Growth Mindset & Emotional Regulation: Easier Said Than Done
I just wanted to give up.
May 11, 2019
I’d like to tell you a story where life was frustrating and tough.
I’m an educator who has to teach my sixth-grade students about growth mindset, emotional regulation, and optimistic thinking (many times a day I may add). This past April, I found an experience that made it very difficult to practice what I preach.
Over Easter weekend, I had the opportunity to go skiing in world renown Jasper National Park, located about 4 hours outside of Edmonton, Canada. When my cousin inquired if I was interested in the ski trip, I couldn’t say no. Skiing in Jasper was an opportunity I couldn’t resist. This was a big deal, as it would be my first time skiing in two years! I had some slight nerves, as I’m no professional skier, but I was excited.
We had a beautiful day to go skiing and our first few runs were wonderful. It had been a while since I last skied, so there was some wobble in a couple of areas, but for the most part, it was like getting back on a bike.
However, “getting back on the bike” did not quite go the same way when we decided to go through a run of trees.
If I’m honest here, I had very little business going into these trees, but of course, Adventuring-Riley rummaged through the trees.
At approximately three-quarters of the way through the trees, I had a moment when I realized how fast I was going. From the perspective of an avid skier, I was probably not going too fast, but I felt like I needed to slow down.
Using my intermediate skiing skills, I attempted to slow down in the narrow set of trees. This attempt to slow down ended up in a minor crash with the spring snow on the forest floor. Dazed, I got up and noticed that one of my skis had fallen off my foot (a normal occurrence in a day of skiing for me).
However, it was not until I got up fully that I saw my ski had not only fallen off, but the ski binding had completely broken off of the ski.
Completely. Broken. Off.
Since I broke this ski, many people have asked why it broke, and to this day I have no clue. Perhaps it was old? Perhaps I fell in the wrong place at the wrong time? And perhaps it was something completely different? The fact remains that the ski broke.
This was devastating news for me, as the skis weren’t mine, and they weren’t even rentals. They were borrowed from a friend of my cousin. This was frustrating. I fell and then broke the belongings of someone else. It was safe to say that I was very embarrassed.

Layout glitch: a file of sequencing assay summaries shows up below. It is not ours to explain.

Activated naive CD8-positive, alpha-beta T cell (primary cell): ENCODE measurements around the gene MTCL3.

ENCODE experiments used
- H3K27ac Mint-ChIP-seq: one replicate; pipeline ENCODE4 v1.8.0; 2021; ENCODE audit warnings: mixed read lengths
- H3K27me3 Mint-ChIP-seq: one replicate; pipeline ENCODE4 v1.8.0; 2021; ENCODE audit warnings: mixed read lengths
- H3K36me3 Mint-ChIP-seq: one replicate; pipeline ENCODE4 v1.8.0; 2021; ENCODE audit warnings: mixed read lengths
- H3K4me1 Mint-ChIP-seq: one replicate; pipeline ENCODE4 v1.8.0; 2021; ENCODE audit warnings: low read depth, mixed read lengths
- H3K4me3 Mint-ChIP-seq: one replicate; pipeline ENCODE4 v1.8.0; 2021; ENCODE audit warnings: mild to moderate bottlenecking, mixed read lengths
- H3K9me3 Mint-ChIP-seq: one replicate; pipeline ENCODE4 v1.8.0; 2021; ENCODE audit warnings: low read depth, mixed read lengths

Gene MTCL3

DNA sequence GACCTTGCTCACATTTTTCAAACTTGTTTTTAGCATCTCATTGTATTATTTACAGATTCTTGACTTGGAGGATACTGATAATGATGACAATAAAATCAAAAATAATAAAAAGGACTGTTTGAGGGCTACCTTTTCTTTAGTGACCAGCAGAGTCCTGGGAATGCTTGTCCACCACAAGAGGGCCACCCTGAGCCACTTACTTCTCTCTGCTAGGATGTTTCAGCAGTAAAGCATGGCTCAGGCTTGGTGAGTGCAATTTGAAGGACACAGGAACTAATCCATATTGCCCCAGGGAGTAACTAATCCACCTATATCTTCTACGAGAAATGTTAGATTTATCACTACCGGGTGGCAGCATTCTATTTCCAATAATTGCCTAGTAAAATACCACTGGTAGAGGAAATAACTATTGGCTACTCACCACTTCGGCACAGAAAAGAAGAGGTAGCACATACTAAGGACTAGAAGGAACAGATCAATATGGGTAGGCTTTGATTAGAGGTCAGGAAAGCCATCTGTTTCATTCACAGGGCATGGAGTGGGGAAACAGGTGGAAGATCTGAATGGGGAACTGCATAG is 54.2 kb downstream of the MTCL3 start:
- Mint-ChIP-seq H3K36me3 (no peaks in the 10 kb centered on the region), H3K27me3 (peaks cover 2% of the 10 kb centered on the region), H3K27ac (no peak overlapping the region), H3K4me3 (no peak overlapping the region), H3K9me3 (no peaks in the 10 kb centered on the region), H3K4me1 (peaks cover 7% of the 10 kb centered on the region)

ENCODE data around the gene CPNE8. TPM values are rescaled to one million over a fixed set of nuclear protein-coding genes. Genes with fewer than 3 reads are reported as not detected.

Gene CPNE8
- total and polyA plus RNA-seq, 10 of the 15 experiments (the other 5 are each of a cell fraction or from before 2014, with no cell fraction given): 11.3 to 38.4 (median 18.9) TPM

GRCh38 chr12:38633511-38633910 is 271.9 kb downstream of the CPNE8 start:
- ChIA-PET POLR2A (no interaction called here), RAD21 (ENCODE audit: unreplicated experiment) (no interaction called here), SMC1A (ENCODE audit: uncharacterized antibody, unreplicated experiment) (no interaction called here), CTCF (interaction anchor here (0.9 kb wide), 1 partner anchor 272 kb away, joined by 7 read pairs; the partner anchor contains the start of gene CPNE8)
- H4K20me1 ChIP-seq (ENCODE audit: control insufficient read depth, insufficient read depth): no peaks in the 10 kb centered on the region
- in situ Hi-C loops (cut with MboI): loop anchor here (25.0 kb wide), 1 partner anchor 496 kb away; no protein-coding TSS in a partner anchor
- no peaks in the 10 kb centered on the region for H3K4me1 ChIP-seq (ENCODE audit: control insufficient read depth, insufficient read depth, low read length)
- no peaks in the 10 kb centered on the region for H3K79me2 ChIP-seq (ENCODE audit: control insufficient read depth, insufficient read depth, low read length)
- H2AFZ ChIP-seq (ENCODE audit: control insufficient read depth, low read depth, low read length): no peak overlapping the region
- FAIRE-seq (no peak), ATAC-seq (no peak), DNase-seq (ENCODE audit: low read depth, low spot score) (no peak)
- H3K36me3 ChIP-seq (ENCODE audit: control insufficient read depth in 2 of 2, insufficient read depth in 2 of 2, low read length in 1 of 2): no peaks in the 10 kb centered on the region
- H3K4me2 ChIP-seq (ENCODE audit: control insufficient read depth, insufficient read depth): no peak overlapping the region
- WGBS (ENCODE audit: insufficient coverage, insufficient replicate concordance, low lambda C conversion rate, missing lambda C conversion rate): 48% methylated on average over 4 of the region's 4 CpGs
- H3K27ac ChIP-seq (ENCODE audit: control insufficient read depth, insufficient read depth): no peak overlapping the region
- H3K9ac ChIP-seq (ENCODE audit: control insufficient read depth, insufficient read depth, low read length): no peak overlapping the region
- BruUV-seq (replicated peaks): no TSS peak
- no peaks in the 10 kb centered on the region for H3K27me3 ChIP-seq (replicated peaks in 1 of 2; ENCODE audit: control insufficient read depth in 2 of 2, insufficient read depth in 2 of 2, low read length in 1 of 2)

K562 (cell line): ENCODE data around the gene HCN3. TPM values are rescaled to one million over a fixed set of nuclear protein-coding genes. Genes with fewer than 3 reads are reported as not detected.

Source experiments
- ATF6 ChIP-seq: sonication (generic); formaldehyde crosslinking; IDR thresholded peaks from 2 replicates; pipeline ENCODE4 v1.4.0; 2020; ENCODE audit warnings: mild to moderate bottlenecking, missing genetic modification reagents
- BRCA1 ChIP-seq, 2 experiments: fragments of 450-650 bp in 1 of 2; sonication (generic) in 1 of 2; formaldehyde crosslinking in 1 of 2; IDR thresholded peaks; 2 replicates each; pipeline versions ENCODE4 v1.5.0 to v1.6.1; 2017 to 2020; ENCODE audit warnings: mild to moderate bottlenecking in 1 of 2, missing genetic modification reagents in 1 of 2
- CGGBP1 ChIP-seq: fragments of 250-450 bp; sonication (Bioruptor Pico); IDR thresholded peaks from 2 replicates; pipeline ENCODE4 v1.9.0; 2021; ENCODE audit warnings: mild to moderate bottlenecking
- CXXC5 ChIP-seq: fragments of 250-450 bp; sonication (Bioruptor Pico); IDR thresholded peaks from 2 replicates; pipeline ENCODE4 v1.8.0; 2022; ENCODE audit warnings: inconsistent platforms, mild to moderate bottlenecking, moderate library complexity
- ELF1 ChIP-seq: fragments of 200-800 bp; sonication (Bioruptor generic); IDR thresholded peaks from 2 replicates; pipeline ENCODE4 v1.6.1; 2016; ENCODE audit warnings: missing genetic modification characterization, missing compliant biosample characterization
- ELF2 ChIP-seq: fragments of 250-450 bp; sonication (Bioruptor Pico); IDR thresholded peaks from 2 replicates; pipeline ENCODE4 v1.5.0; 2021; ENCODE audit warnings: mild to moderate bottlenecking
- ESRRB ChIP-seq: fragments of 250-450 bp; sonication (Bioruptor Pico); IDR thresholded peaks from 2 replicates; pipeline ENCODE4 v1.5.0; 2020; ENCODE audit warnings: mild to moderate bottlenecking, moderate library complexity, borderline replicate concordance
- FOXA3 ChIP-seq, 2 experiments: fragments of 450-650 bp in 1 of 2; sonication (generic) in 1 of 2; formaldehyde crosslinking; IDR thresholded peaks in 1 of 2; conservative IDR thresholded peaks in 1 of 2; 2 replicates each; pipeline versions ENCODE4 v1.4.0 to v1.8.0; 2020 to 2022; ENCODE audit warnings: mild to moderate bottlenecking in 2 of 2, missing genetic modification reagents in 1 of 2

That was my word of the day. Embarrassed.
In addition to this embarrassment, it was not until I exited the trees that I remembered that I was still halfway up the mountain with a broken ski that I didn’t own.
Do you see how the frustration might have been piling up? I was no longer frustrated, I was infuriated.
This is where my first piece of emotional regulation needed to kick in.
I was truly ticked off. I knew I had a choice, as I often remind my students. I could choose to be outwardly ticked off and let my emotions control my actions. I could have thrown my ski out of anger, yelled or used profanity.
I had to take a deep breath and choose to not to let my anger take over my actions and my ski day. I had to choose to regulate my emotions to put myself into a place where I could first, get off the ground, and second, get down the mountain.
This was tough. Really tough.
I want to recognize that I believe there is a place for every emotion. I have a Mood Meter in my classroom to help teach this to students. However, all emotions, even manic, need to be regulated into a place where we can continue with our life.
In my skiing case, I believe I was rightfully angry. However, there was a larger task at hand, and I needed to, somehow, continue with my ski day.
Once I got back onto the slope, my cousin graciously offered to carry my broken ski to the base as he snowboarded down. Meanwhile, my job was to get down the mountain on one ski.
I am very familiar with James Bond, so I knew for a fact that he was able to ski on only one ski (see 2:40 of the video) with no problems. How hard could it be?